throw new IllegalAccessException("demo");

try {
} catch (IllegalAccessException e) {
  // ...

A subclass method cannot throw more checked exceptions than those declared by the superclass method that is being overridden. By extension, if the superclass method throws no checked exceptions (has no throws clause) then the overriding method can’t throw a checked exception. By further extension, this means that a lambda expression may not throw a checked exception that the functional interface method doesn’t declare in its throws list, so it must be handled within the lambda.

One way to work around the restriction that an overriding method cannot throw checked exceptions aside from the ones mentioned by the superclass method is to chain (i.e. wrap) the checked exception to an unchecked exception.

The finally block is used to define code that must be run regardless of whether or not an exception was thrown, even in the event that an exception is thrown but not handled.

It’s possible to rethrow an exception within a catch handler, which can be useful for doing some partial handling of the exception, or logging, before allowing the exception to bubble up to a more appropriate handler.

Multi-catch allows two or more exceptions to be caught by the same catch clause. This is useful if two ore more exception handlers use the same exact code despite responding to different exceptions. To facilitate this, the exception types are separated by | and the exception parameter is implicitly final.

catch (ArithmeticException | ArrayIndexOutOfBoundsException e) {}

The final rethrow or more precise rethrow feature refers to the restriction of the type of exceptions that can be rethrown to only the checked exceptions that the associated try block throws which aren’t handled by a preceding catch clause and are a subtype or supertype of the parameter. For this restriction to be enforced, the catch parameter must be treated as or be explicitly declared as final.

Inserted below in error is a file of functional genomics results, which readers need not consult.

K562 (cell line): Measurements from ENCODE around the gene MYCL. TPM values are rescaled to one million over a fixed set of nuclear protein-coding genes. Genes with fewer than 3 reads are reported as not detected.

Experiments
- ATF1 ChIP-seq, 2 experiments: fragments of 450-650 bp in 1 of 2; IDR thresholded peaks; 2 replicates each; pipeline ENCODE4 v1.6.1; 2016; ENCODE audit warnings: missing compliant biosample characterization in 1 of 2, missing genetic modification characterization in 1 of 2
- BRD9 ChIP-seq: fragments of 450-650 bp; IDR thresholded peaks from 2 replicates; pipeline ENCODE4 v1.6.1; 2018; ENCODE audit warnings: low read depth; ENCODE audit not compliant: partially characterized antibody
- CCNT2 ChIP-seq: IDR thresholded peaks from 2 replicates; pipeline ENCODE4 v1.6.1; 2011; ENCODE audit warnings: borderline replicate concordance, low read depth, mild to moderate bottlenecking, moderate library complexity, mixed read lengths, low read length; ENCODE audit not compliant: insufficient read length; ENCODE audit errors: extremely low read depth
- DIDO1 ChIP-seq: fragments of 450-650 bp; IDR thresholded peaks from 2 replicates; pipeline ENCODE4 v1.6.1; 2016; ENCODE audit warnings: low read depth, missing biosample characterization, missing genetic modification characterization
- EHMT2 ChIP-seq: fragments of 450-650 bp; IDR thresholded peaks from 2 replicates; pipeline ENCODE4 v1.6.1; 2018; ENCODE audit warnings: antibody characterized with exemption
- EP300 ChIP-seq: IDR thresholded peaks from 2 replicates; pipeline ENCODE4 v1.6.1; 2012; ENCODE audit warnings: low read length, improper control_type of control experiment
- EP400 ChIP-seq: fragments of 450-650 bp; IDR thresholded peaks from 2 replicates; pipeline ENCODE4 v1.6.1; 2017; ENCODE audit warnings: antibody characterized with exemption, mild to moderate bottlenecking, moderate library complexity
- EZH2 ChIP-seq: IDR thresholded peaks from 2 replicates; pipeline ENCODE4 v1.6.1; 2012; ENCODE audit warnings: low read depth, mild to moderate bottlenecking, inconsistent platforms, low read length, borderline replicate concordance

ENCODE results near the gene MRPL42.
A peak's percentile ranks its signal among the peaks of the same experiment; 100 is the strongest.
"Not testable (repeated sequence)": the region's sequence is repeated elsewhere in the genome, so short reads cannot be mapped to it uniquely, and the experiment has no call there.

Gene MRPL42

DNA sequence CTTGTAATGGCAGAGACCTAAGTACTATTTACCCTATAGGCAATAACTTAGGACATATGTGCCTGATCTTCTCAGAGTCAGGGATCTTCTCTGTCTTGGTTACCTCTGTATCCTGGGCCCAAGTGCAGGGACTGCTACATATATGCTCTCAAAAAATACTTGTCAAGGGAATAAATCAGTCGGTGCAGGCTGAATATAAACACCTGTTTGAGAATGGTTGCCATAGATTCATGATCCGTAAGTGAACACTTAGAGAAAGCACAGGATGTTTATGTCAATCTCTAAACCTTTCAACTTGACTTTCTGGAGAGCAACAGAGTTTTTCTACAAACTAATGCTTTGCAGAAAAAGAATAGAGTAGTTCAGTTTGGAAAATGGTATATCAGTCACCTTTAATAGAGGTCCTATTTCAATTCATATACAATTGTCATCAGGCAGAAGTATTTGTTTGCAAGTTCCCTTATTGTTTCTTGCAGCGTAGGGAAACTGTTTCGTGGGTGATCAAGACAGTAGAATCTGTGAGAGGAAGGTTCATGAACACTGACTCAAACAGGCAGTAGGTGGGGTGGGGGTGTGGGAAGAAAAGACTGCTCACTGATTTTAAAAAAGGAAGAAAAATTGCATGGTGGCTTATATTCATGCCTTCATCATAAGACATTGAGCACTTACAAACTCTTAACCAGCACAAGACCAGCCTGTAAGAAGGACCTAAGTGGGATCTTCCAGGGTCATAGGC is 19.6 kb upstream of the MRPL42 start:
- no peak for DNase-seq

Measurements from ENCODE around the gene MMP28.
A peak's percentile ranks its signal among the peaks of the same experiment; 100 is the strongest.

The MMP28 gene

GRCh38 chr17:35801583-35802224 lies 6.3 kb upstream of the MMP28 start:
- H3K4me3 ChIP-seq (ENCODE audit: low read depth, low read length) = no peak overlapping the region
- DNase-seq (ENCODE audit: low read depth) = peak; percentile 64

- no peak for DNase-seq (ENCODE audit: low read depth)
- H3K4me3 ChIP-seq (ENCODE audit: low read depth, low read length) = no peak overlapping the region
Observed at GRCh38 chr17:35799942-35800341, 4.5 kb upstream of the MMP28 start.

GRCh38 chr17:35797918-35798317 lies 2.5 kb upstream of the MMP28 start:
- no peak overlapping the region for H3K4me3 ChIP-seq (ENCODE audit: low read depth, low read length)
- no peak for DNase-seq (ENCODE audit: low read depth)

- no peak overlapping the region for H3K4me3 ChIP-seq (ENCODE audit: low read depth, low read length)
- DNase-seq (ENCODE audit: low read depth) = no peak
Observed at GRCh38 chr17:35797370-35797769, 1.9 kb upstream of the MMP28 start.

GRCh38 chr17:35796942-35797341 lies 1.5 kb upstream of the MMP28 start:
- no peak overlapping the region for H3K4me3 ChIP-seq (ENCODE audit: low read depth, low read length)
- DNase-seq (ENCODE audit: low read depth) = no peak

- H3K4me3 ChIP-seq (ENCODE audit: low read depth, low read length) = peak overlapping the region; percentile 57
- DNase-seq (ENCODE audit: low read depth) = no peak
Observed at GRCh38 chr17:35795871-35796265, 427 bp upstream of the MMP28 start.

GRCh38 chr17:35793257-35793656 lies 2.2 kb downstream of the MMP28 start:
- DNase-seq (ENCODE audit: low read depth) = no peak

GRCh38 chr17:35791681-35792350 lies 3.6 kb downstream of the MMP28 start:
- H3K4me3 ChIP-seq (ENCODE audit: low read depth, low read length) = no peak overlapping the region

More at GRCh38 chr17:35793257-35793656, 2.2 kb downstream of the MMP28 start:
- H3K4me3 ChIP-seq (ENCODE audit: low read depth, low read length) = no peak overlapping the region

When working with resources in pre-JDK 7 environments, it’s necessary to leverage exception handling to make sure that resources don’t leak if exceptions are thrown.

try {
  FileInputStream fin = new FileInputStream("test");
  // ...
} catch (Exception e) {
  // ...
} finally {
  // dispose of the resource if it was created
  try {
    if (fin != null) fin.close();
  catch (IOException e) { /* error closing file */ }

Note that it’s important to check that the stream isn’t null before attempting to invoke the close method—in case the exception was thrown before the object was instantiated—in order to avoid a null pointer exception.

JDK 7 introduced try-with-resources which allows initializing a resource within a try statement that should be automatically closed if the body ends, whether it threw or not. This can only be used on those resources that implement the AutoCloseable interface which defines a close method. This allows catch clauses to be used for more meaningful reasons.